“I get asked this all the time. There are certainly some things that make things easier, especially in the newborn phase. I was adament about not needing a breastfeeding pillow and then breastfeeding was a huge challenge for us. I ended up calling a close friend late one night begging her to let me use hers. Also, a nursing bra if you are planning to breastfeed is so crucial. Another product I would recommend now that was not available at the time is the Doddle and Co. Pop pacifier that we carry. I hated having to hang on to a stash of pacifiers (natural rubber pacifiers can start to disintegrate. An SLP (Speech Language Pathologist) told me the ones with hanging toys are not good for oral development. The Doddle and Co. pacifier pops back into its own self-protective bubble when it drops, keeping things clean. It’s also 100% silicone so it’s safe and sanitary and you only have to buy one. They even double as a teether later on.
Things I find wasteful for the newborn phase: wipe warmers, diaper pails and shoes for babies that are not for walking. Lots of things are adorable, and “nice to have” but not necessary. We lived without a change table, for example, and did just fine.”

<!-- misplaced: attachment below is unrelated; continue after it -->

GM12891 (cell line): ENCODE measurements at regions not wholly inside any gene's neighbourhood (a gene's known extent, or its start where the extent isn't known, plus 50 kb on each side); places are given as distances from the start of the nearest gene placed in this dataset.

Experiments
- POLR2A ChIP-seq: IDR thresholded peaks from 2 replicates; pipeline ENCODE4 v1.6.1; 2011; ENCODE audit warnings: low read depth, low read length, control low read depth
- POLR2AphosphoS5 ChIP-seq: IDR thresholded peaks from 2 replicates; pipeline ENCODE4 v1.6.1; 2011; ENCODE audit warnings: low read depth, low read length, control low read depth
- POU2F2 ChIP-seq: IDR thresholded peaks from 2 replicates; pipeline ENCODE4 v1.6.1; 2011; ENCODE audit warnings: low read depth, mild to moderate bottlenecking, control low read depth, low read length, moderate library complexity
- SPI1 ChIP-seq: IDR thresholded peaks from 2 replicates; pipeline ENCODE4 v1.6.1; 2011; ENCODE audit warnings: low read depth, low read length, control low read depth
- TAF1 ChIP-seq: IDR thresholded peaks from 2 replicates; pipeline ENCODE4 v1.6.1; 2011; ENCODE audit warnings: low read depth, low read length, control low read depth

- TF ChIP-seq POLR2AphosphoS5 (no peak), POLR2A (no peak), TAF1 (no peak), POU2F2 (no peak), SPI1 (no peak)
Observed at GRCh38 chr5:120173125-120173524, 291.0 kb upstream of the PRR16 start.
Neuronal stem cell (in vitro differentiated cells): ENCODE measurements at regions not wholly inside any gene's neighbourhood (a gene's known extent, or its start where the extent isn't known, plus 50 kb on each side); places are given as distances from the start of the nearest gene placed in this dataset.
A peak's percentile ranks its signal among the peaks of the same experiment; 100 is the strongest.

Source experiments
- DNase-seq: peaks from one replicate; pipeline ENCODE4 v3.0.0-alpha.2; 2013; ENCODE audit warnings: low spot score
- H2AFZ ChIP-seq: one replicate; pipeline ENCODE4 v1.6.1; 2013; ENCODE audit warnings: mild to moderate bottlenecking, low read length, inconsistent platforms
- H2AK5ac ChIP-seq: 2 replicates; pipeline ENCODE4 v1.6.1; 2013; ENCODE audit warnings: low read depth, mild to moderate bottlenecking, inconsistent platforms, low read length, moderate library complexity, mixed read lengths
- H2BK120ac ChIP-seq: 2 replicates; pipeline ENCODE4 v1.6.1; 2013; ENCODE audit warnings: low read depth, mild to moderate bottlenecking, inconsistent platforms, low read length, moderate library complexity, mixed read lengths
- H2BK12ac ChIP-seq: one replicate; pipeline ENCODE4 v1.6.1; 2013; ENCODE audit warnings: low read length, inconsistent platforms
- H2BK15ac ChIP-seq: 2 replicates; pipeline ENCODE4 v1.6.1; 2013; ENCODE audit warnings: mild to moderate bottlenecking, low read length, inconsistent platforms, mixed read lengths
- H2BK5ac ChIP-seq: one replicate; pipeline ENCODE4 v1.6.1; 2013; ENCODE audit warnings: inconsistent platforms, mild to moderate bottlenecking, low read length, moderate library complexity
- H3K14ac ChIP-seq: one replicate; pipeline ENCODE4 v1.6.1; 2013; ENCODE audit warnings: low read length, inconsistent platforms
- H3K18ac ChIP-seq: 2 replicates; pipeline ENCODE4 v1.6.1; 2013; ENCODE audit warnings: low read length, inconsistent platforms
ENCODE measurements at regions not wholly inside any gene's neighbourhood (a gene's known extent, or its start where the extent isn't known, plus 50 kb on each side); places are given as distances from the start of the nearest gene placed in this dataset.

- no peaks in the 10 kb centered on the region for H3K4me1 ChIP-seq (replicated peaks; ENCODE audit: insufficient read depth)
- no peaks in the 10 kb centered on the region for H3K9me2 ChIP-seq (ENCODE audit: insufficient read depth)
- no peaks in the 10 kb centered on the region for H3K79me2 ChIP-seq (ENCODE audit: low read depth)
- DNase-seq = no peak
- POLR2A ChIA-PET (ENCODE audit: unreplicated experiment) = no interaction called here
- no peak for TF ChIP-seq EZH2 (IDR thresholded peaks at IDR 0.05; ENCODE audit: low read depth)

4) How does this concept of ‘living with less’ factor into Hip Mommies?
“We look for multipurpose goods: versatility, durability, longevity, usefulness, practicality. And if there is anything comparable on the market (we like to work with innovators, and “the originals”) and where and how the products are manufactured (ideally, they are US, CAD or EU made). You can still have responsible manufacturing in Asia, although it takes some extra steps to guarantee it. We request third-party safety testing reports, ensure all products are truly safe and nontoxic.